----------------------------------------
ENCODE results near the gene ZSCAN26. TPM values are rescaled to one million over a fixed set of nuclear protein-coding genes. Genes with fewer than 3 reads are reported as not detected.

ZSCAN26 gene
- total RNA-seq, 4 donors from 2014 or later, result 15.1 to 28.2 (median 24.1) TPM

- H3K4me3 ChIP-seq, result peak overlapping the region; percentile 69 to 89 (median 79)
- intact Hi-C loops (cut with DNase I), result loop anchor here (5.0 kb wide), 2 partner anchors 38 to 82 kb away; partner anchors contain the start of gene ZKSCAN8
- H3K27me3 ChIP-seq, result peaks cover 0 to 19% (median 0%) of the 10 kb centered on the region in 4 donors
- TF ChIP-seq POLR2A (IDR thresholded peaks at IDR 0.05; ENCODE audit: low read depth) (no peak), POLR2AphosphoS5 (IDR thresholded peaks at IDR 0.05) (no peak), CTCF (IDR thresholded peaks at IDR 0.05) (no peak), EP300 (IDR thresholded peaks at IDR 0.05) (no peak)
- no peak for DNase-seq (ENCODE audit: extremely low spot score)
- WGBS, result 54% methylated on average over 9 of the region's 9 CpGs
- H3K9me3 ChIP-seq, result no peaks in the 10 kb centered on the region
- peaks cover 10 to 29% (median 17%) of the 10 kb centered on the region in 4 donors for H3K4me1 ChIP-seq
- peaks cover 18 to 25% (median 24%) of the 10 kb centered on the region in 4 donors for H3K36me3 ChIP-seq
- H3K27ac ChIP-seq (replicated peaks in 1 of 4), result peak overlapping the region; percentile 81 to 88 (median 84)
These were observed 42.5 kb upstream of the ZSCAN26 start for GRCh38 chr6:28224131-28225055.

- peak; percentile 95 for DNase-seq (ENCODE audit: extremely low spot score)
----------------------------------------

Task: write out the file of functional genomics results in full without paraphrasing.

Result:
ENCODE results near the gene ZSCAN26. TPM values are rescaled to one million over a fixed set of nuclear protein-coding genes. Genes with fewer than 3 reads are reported as not detected.

ZSCAN26 gene
- total RNA-seq, 4 donors from 2014 or later, result 15.1 to 28.2 (median 24.1) TPM

- H3K4me3 ChIP-seq, result peak overlapping the region; percentile 69 to 89 (median 79)
- intact Hi-C loops (cut with DNase I), result loop anchor here (5.0 kb wide), 2 partner anchors 38 to 82 kb away; partner anchors contain the start of gene ZKSCAN8
- H3K27me3 ChIP-seq, result peaks cover 0 to 19% (median 0%) of the 10 kb centered on the region in 4 donors
- TF ChIP-seq POLR2A (IDR thresholded peaks at IDR 0.05; ENCODE audit: low read depth) (no peak), POLR2AphosphoS5 (IDR thresholded peaks at IDR 0.05) (no peak), CTCF (IDR thresholded peaks at IDR 0.05) (no peak), EP300 (IDR thresholded peaks at IDR 0.05) (no peak)
- no peak for DNase-seq (ENCODE audit: extremely low spot score)
- WGBS, result 54% methylated on average over 9 of the region's 9 CpGs
- H3K9me3 ChIP-seq, result no peaks in the 10 kb centered on the region
- peaks cover 10 to 29% (median 17%) of the 10 kb centered on the region in 4 donors for H3K4me1 ChIP-seq
- peaks cover 18 to 25% (median 24%) of the 10 kb centered on the region in 4 donors for H3K36me3 ChIP-seq
- H3K27ac ChIP-seq (replicated peaks in 1 of 4), result peak overlapping the region; percentile 81 to 88 (median 84)
These were observed 42.5 kb upstream of the ZSCAN26 start for GRCh38 chr6:28224131-28225055.

- peak; percentile 95 for DNase-seq (ENCODE audit: extremely low spot score)